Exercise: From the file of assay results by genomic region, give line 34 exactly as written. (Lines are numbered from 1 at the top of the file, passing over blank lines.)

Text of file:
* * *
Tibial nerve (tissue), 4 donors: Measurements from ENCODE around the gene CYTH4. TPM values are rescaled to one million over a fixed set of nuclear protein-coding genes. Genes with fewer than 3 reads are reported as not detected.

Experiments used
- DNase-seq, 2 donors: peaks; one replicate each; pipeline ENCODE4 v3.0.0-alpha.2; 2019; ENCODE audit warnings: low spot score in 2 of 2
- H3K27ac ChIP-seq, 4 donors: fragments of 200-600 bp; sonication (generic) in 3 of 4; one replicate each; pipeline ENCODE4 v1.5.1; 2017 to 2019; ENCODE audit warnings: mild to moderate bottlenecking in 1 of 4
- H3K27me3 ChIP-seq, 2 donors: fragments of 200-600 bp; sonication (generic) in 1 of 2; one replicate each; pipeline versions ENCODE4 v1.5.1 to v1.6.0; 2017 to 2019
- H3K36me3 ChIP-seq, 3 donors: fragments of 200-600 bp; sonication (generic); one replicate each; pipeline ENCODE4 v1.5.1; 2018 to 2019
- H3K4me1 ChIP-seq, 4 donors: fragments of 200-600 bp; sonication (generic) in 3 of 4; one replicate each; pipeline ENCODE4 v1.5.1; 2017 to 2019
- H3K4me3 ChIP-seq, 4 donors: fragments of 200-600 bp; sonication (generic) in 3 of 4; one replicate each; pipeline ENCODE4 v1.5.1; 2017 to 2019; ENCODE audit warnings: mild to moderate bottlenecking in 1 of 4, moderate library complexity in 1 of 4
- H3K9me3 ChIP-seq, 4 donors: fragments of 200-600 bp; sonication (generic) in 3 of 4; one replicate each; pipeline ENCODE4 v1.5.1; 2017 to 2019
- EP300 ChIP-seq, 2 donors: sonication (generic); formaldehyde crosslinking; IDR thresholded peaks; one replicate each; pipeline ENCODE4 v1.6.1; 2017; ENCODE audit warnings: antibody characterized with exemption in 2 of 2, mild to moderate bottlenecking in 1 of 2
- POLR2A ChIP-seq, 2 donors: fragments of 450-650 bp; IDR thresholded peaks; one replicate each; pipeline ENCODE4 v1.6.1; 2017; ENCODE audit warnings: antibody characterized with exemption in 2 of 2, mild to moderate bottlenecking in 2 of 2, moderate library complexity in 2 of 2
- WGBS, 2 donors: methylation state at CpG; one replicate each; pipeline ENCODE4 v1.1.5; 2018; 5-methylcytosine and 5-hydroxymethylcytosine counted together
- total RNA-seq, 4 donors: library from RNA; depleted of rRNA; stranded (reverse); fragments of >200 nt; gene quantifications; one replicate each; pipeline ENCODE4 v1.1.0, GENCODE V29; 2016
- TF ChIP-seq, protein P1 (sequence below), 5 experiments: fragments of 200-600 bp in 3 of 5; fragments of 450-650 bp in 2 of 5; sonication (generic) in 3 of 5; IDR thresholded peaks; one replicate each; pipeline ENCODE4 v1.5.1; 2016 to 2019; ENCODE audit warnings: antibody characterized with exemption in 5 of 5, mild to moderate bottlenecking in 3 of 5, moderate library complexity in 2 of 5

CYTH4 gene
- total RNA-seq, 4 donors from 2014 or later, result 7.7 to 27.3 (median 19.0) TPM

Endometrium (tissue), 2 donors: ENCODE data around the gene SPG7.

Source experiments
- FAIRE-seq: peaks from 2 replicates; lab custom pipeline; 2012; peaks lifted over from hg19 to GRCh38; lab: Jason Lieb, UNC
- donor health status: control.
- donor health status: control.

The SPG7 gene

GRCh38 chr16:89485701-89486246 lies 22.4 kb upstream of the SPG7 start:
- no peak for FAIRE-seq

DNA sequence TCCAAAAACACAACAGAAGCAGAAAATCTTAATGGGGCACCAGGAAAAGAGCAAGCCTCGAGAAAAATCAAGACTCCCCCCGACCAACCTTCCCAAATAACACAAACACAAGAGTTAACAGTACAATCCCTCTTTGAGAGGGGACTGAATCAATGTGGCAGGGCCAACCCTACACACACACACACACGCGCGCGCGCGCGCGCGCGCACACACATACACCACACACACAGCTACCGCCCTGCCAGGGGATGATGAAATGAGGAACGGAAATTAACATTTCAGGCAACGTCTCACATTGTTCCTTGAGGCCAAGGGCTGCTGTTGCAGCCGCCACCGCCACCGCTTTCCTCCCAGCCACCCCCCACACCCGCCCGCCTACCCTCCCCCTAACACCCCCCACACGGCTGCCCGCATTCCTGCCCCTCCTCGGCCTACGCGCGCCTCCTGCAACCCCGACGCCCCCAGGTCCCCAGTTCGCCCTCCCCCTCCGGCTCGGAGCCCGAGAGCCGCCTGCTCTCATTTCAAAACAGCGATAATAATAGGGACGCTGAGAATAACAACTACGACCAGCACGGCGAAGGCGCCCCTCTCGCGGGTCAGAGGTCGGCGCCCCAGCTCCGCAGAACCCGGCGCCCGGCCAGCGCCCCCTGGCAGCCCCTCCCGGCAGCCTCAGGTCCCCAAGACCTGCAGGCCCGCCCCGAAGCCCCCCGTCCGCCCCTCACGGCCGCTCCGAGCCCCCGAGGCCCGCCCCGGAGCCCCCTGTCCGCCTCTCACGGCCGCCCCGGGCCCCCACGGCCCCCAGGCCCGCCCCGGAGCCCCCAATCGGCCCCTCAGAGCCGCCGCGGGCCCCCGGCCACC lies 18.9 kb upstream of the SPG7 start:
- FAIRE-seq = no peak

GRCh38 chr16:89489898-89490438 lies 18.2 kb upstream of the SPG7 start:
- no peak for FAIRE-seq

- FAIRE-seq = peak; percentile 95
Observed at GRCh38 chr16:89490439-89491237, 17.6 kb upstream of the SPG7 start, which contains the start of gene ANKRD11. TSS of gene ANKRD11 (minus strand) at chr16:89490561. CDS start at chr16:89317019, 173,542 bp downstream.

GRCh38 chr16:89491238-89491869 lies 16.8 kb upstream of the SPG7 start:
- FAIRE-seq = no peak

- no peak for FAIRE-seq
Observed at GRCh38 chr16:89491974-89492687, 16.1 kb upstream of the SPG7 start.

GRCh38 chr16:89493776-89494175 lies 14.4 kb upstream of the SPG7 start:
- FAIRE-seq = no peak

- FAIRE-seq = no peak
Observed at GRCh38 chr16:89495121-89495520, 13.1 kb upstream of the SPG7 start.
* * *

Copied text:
Observed at GRCh38 chr16:89491974-89492687, 16.1 kb upstream of the SPG7 start.